Can you whittle with a hatchet? Billions of dollars of indiscriminate federal budget cuts are scheduled to take effect Friday, but Pennsylvania Senator Pat Toomey and Oklahoma Senator Jim Inhofe will offer a Republican alternative bill to modify the March 1 sequester. According to Robert J. Vickers of the Patriot-News:
U.S. Sen. Pat Toomey will introduce legislation as soon as Wednesday to soften the harsh, congressionally mandated spending cuts slated to be applied at the end of the week.
The bill would give President Barack Obama the authority to determine how the cuts will be applied in each department, rather than the mandated across-the-board approach dictated in the so-called “sequester,” Toomey told a handful of Pennsylvania reporters in a conference call late Tuesday afternoon.
“We need to preserve the magnitude of the cuts, but almost everybody agrees we’d be better off if they were done differently,” he said. “The problem with [across-the-board cuts] is it gives no discretion to the managers or the administration to determine which of the programs has greater urgency than another.”
The proposal would also retain Congress’s ability to reject the president’s prioritization of the cuts, he added.
Since Toomey’s in the news, I decided to look at his list of top donors on OpenSecrets.org. His biggest donor by far was the conservative anti-tax 501(c)4 organization the Club for Growth, which has given its former president $860,000 since 1998, almost as much as the other nineteen of his top twenty donors combined. Toomey accepted leadership of the group following his narrow 2004 Republican primary loss to former Senator Alan Specter, which the club had backed financially. Other conservative issue groups backing him included Senator Jim DeMint’s political action committee theSenate Conservatives Fund (fifth), giving $61,500, and the billionaires at Crow Holdings (16th) and Koch Industries (20th), each giving over $30,000.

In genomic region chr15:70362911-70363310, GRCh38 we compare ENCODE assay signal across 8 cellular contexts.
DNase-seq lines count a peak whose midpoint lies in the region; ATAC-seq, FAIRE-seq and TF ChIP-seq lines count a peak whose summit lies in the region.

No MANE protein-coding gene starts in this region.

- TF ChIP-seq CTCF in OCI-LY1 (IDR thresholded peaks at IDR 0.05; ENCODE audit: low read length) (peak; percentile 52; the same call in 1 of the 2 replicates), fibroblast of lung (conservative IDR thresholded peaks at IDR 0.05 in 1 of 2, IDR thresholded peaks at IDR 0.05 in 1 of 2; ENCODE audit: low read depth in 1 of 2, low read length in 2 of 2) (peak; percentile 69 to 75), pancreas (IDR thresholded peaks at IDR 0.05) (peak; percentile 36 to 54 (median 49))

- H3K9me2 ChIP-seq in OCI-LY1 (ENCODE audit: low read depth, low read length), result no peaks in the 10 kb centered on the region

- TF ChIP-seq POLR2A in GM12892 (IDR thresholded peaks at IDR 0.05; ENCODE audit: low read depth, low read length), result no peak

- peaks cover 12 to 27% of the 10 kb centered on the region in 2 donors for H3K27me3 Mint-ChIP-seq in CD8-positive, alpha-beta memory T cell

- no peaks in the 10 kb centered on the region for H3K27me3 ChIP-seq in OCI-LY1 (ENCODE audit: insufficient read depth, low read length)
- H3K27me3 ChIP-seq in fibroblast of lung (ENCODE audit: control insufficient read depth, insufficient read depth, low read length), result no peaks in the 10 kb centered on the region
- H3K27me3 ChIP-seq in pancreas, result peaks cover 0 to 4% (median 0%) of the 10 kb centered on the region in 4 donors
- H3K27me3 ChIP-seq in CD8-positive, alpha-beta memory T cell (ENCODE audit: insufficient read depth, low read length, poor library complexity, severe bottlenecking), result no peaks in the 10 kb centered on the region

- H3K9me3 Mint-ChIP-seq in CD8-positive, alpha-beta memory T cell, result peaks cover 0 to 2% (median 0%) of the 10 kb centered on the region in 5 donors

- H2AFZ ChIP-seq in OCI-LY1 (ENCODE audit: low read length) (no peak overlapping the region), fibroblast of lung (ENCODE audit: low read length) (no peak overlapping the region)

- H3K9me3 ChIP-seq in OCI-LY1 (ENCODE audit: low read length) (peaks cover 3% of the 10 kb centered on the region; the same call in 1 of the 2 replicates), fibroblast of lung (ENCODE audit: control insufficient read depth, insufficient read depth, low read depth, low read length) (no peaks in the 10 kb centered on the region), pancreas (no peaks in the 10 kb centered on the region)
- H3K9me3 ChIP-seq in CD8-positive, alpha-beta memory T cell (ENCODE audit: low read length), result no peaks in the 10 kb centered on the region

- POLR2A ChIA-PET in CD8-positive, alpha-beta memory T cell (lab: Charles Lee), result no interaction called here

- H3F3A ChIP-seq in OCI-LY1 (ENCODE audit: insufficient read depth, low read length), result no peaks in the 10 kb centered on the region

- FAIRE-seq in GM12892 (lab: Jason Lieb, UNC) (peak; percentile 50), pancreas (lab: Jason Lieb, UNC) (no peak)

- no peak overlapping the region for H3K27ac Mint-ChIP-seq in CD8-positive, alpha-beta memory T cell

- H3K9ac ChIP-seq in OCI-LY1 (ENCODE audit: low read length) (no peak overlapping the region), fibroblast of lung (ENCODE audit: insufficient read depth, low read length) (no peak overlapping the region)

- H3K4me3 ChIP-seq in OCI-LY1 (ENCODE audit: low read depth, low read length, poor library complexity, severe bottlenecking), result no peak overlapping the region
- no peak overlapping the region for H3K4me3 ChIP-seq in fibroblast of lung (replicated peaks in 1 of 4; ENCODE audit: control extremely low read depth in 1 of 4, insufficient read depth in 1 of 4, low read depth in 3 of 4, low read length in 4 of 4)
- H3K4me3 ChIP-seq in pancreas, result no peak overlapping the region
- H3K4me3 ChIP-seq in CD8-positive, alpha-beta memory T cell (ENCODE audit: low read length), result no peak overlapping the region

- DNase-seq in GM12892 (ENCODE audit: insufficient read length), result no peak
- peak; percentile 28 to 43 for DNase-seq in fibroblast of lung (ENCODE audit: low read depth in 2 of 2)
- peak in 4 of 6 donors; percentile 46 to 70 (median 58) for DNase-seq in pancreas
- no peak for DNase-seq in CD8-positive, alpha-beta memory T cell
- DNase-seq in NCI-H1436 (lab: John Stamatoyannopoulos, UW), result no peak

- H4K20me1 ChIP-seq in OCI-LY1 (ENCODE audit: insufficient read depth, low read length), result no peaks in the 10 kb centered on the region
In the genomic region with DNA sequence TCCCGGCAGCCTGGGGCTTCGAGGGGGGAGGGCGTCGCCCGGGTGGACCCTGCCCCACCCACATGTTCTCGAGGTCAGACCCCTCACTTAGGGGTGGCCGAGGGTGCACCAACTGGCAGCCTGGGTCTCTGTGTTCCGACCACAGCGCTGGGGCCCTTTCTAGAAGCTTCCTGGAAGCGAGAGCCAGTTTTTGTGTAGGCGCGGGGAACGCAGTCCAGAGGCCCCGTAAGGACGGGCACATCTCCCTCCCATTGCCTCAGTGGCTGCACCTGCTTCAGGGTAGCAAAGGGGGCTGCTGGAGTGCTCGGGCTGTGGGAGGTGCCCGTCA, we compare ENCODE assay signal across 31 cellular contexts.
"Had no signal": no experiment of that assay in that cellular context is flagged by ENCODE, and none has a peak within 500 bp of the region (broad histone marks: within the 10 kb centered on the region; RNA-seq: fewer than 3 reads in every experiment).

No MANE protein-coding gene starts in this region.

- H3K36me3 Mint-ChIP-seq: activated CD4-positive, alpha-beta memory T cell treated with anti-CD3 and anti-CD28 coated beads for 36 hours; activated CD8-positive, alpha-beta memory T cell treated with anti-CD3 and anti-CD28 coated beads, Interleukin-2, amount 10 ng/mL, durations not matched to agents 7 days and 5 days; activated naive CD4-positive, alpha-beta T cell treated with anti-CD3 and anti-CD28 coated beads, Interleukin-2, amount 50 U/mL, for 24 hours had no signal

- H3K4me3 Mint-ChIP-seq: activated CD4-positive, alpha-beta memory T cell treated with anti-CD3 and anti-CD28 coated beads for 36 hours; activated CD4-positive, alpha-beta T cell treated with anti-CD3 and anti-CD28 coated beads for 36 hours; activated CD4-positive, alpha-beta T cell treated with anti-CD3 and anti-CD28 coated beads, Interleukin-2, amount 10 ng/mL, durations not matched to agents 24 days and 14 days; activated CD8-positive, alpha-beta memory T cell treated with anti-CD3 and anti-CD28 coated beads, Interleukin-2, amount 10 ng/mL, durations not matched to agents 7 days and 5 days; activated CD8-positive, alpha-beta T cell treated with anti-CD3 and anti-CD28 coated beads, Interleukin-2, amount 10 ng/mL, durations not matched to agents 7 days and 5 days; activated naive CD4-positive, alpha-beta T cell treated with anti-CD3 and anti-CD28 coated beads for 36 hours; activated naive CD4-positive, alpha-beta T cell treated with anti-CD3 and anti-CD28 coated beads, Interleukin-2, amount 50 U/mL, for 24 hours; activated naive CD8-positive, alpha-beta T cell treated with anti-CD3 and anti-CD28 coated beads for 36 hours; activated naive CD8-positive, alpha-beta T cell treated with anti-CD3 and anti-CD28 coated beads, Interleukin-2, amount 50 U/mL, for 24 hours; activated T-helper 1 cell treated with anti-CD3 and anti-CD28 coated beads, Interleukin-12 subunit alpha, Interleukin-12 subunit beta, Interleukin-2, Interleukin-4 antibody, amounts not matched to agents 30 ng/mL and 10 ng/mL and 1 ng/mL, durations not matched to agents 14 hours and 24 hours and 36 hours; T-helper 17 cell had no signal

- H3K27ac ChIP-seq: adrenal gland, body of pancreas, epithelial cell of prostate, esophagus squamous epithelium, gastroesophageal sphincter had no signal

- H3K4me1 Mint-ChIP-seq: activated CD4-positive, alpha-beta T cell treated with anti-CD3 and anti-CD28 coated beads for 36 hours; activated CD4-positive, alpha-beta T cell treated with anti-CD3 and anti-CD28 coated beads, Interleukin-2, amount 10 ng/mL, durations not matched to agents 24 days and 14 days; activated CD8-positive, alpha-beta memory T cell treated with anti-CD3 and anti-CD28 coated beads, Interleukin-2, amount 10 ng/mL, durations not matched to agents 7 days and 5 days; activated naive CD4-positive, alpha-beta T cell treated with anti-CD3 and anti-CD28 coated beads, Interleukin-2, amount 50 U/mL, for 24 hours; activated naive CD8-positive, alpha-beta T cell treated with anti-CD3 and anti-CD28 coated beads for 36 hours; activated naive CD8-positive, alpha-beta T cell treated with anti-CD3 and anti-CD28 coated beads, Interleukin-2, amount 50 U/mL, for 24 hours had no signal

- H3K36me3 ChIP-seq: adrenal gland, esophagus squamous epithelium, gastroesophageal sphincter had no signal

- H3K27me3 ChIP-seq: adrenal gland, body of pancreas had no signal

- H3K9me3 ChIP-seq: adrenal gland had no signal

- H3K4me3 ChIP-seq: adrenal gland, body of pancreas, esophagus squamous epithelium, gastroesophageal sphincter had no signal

“Too big to fail” banks and hedge funds invest heavily in Toomey. Elliott Management, a “vulture fund” firm that works primarily with distressed debt investments, ranked second on the Senator’s list with $115,000, while hedge fund SAC Capital Advisors (sixth) gave $46,000. Two of the Big Four banks — JPMorgan Chase (seventh) Bank of America (eighth) — deposited over $40,000 in his accounts, as did professional trade group the American Bankers Association (ninth). Pittsburgh-based hedge fund Federated Investors (15th) and financial services corporation Morgan Stanley (19th) each pitched in over $30,000.
Professional trade associations look favorably on Toomey as well. He’s received significant donations from anti-union construction group the Associated Builders and Contractors (tenth), the National Restaurant Association (12th), the National Federation of Independent Business (17th), and accounting giant PricewaterhouseCoopers (18th).
Other big contributors to the Pennsylvania Senator are Allentown businesses Air Products & Chemicals (third) and electric utility PPL (fourth); Mechanicsburg health care company Select Medical (11th); Philadelphia ammunition manufacturers Day & Zimmermann (13th); and Exelon (14th), an energy company with several nuclear and fossil fuel plants in Pennsylvania and other states.